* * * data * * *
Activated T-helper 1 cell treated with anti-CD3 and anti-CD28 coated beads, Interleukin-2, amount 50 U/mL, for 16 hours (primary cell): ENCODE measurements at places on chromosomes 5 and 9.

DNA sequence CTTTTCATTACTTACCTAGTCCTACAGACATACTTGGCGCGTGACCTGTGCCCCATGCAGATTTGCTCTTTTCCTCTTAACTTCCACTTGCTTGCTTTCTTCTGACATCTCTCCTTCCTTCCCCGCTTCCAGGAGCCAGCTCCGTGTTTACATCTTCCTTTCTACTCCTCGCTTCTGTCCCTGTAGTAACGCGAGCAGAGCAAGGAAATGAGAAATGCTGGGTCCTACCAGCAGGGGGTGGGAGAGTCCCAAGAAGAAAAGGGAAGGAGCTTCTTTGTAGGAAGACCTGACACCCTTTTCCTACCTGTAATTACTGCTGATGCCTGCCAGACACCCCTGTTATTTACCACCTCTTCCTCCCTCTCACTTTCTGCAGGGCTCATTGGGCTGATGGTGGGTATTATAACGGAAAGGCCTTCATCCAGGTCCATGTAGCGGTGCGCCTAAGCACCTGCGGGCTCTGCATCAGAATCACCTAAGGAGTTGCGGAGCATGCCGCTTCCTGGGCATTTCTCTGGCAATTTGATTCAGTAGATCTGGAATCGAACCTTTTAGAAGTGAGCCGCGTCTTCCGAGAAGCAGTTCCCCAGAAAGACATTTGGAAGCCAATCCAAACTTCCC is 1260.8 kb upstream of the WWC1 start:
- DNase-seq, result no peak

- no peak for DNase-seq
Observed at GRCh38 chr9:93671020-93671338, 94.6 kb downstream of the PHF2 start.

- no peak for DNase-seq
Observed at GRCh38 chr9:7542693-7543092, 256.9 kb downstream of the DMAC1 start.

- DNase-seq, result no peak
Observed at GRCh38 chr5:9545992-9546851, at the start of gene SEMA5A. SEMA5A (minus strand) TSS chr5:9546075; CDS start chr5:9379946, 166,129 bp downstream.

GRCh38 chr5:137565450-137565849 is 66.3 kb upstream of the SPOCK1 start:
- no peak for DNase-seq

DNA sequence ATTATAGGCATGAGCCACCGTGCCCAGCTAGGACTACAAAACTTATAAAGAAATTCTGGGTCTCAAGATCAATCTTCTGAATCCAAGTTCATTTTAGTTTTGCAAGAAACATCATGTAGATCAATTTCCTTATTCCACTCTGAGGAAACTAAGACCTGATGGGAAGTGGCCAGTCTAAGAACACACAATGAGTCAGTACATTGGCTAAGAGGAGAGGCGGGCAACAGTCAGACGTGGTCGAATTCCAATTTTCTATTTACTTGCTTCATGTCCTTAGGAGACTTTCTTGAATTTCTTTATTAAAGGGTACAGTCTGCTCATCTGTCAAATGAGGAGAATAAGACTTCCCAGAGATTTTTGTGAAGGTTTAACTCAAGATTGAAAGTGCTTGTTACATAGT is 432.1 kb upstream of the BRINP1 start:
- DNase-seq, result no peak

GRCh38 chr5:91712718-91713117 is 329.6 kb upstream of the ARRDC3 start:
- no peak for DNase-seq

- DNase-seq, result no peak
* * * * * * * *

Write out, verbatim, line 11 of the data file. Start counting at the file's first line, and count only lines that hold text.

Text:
- no peak for DNase-seq